Taking care of yourself is not a luxury. It’s a necessity. Your learners will thank you, too.

Changes

I don’t know who first said it, but my mother was partial to the saying, “the more things change, the more they stay the same.” It was her way of saying that there are some things in life that are constants, no matter what seems to be changing. Change is a given–how we react to it makes all the difference.

When I started teaching, we didn’t use PowerPoint. Transparencies were the height of technology along with a portable cassette player. Although much has changed, there are some constants:

Learners still want information they can use (in life, in their business, etc.). Relevance is important. How you present topics can depend on the audience, but whether they grasp the concepts can depend on how well you relate the information to their situation.

Classrooms are where subjects are taught and learners learn. Today, a classroom may be a place people gather to learn or an online environment, a virtual classroom.

Performance is what we measure to determine how well learners grasp the concepts and skills acquired. In school, performance is often measured by tests and quizzes. In professional development, we look at how well learners put the skills into practice. We might measure sales made or actions taken as a result of training.

Change is inevitable, and I’ve seen many changes in education. Take for example the classroom. Much of my teaching today takes place in a virtual environment through live webinars and video training. The method of delivery influences how skills are taught. I cannot immediately monitor whether my learners are actually acquiring the skill I’m presenting. Instead, I must look at other factors such as feedback on surveys, questions asked, and results.

My learners are less enthused about sitting in a traditional classroom and listening to a lecture today. If they sit in a classroom, it can’t be for too long, and there has to be activity. I try to break up the material into chunks that consist of information presented by me, picture or video representations of the information, and group or partner activities to reinforce the subject matter. Breaks are important, too. Never underestimate the value of a well-timed break in the session!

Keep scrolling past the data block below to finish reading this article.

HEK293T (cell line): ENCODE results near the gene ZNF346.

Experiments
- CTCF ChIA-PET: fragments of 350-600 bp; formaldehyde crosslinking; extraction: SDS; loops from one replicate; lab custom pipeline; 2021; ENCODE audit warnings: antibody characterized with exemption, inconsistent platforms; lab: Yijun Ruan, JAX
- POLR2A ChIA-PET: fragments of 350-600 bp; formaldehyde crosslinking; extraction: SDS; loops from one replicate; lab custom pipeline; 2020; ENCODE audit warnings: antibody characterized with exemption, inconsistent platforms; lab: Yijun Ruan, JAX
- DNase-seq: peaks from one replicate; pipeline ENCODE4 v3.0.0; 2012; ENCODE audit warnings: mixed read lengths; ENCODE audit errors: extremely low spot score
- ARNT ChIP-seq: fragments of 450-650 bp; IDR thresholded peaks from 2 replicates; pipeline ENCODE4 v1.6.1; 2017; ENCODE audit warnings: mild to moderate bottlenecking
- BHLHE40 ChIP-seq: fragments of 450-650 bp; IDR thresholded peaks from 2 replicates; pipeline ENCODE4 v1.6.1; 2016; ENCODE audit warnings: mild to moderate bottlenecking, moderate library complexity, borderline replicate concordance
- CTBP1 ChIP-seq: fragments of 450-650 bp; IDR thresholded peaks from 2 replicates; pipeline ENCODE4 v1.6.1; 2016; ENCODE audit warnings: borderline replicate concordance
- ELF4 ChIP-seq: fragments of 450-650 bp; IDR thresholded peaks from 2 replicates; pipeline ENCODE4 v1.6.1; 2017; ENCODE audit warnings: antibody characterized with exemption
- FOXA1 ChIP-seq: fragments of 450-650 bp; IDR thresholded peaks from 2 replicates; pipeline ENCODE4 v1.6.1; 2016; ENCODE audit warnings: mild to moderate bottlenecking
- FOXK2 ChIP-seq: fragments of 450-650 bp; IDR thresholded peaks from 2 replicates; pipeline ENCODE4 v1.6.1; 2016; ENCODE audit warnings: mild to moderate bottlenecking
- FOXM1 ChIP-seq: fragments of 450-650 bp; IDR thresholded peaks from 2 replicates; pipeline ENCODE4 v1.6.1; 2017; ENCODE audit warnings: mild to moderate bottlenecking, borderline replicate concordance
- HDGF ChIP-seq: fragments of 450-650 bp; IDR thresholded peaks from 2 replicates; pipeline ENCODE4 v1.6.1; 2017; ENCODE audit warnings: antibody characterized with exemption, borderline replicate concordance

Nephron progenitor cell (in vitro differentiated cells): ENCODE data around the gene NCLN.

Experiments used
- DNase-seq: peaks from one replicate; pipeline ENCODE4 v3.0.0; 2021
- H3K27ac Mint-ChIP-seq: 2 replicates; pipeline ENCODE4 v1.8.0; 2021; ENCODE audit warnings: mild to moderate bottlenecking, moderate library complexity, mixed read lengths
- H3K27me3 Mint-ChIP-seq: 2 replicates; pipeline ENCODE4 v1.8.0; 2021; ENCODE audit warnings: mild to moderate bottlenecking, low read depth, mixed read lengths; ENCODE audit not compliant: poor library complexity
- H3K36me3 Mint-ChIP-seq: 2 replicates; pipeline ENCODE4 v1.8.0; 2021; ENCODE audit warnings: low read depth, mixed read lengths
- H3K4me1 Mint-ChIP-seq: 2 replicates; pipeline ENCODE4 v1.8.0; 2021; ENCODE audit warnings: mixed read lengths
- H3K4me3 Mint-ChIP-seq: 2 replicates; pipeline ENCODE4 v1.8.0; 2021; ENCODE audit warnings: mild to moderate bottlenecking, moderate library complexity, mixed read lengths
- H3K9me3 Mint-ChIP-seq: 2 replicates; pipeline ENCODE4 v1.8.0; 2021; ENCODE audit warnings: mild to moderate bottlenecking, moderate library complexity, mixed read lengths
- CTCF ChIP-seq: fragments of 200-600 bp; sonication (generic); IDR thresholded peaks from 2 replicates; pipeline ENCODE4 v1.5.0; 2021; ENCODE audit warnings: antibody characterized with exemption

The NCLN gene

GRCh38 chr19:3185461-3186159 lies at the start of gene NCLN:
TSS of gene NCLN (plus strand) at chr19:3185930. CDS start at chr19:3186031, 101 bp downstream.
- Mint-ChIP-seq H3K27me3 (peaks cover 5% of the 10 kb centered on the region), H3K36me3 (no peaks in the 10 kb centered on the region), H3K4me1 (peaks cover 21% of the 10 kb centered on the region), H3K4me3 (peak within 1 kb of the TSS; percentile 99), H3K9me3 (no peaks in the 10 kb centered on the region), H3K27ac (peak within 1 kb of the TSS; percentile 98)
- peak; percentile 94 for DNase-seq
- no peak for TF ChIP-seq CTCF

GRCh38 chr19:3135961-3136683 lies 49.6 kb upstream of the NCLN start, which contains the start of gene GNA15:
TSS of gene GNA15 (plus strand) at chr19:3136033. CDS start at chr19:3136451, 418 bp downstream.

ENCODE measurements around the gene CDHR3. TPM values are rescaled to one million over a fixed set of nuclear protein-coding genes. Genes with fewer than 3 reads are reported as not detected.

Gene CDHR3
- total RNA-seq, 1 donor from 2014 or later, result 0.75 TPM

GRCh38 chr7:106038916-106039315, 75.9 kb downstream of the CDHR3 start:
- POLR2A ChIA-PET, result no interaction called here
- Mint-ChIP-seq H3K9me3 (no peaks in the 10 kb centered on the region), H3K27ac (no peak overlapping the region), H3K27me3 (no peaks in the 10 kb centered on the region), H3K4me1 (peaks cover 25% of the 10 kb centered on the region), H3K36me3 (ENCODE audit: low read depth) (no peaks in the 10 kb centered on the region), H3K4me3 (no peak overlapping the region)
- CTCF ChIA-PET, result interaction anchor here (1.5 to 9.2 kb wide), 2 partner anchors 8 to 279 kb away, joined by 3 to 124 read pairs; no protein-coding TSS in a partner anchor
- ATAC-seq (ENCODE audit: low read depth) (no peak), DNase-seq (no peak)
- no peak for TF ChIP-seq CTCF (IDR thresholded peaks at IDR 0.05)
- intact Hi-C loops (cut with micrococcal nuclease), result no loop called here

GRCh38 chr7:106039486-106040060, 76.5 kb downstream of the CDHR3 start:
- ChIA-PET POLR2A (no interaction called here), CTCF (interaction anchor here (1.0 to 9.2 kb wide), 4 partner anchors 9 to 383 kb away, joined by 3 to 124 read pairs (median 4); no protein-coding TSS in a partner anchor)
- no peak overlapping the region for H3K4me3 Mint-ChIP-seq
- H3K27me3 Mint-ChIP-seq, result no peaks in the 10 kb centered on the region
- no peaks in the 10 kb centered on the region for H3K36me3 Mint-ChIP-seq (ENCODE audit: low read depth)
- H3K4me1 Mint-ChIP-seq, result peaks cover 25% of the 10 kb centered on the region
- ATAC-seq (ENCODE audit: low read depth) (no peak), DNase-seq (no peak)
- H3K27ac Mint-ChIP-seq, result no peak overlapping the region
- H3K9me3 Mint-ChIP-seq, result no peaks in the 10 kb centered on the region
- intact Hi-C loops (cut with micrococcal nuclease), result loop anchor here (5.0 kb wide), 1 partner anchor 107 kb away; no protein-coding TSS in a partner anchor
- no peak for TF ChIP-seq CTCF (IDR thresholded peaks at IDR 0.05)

Virtual classrooms and learning represent one of the biggest changes in education and professional development. Once, we discussed how we would implement “distance learning” with fear and dread. What if they watched a class that was taking place in a different location? What would we do if learners didn’t show up to our classes? How would we assess their progress if we couldn’t see them? Would this be the end of teaching?

The reality is that it takes much skill to devise and deliver effective online learning. What may be the biggest change in education in the past several years has not been the death of the need for instructors and instructional developers.

Even if some things in professional development change, we learn new techniques and adapt our approaches to be able to continue to help people grow in their careers. The more things change, the more they stay the same.

Who’s in Charge?

It seems like everyone else knows better about what the training department should do and how its resources should be used.

The employee or agent thinks more continuing education is the department’s best use of its members’ time and complains about the lack of courses when the agent needs it. The manager decides that his/her office or region needs a particular approach to training, bypasses the training department and goes straight to the company president for approval.

Who needs a training/education department when those whom the department serves know better?